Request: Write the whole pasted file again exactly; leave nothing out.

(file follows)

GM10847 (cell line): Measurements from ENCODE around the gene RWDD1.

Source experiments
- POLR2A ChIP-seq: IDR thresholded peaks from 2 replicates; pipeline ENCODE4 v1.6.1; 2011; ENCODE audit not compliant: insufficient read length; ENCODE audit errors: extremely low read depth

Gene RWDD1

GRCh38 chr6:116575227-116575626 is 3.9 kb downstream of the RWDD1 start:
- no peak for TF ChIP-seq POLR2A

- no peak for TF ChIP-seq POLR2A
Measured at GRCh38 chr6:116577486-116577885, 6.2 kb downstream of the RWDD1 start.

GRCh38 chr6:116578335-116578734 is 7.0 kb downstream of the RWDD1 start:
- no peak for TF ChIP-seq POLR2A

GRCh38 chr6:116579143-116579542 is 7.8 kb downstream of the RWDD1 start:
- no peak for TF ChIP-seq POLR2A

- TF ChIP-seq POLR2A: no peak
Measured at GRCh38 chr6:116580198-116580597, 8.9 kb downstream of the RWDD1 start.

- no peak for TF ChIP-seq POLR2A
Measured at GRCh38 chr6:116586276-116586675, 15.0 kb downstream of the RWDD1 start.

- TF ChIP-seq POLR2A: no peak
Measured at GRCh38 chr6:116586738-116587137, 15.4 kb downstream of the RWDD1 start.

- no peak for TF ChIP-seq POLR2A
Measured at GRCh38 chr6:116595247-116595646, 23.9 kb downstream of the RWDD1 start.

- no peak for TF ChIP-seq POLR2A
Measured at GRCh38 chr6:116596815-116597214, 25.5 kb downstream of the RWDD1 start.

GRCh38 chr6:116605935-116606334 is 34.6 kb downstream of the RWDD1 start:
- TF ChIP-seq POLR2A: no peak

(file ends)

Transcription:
GM10847 (cell line): Measurements from ENCODE around the gene RWDD1.

Source experiments
- POLR2A ChIP-seq: IDR thresholded peaks from 2 replicates; pipeline ENCODE4 v1.6.1; 2011; ENCODE audit not compliant: insufficient read length; ENCODE audit errors: extremely low read depth

Gene RWDD1

GRCh38 chr6:116575227-116575626 is 3.9 kb downstream of the RWDD1 start:
- no peak for TF ChIP-seq POLR2A

- no peak for TF ChIP-seq POLR2A
Measured at GRCh38 chr6:116577486-116577885, 6.2 kb downstream of the RWDD1 start.

GRCh38 chr6:116578335-116578734 is 7.0 kb downstream of the RWDD1 start:
- no peak for TF ChIP-seq POLR2A

GRCh38 chr6:116579143-116579542 is 7.8 kb downstream of the RWDD1 start:
- no peak for TF ChIP-seq POLR2A

- TF ChIP-seq POLR2A: no peak
Measured at GRCh38 chr6:116580198-116580597, 8.9 kb downstream of the RWDD1 start.

- no peak for TF ChIP-seq POLR2A
Measured at GRCh38 chr6:116586276-116586675, 15.0 kb downstream of the RWDD1 start.

- TF ChIP-seq POLR2A: no peak
Measured at GRCh38 chr6:116586738-116587137, 15.4 kb downstream of the RWDD1 start.

- no peak for TF ChIP-seq POLR2A
Measured at GRCh38 chr6:116595247-116595646, 23.9 kb downstream of the RWDD1 start.

- no peak for TF ChIP-seq POLR2A
Measured at GRCh38 chr6:116596815-116597214, 25.5 kb downstream of the RWDD1 start.

GRCh38 chr6:116605935-116606334 is 34.6 kb downstream of the RWDD1 start:
- TF ChIP-seq POLR2A: no peak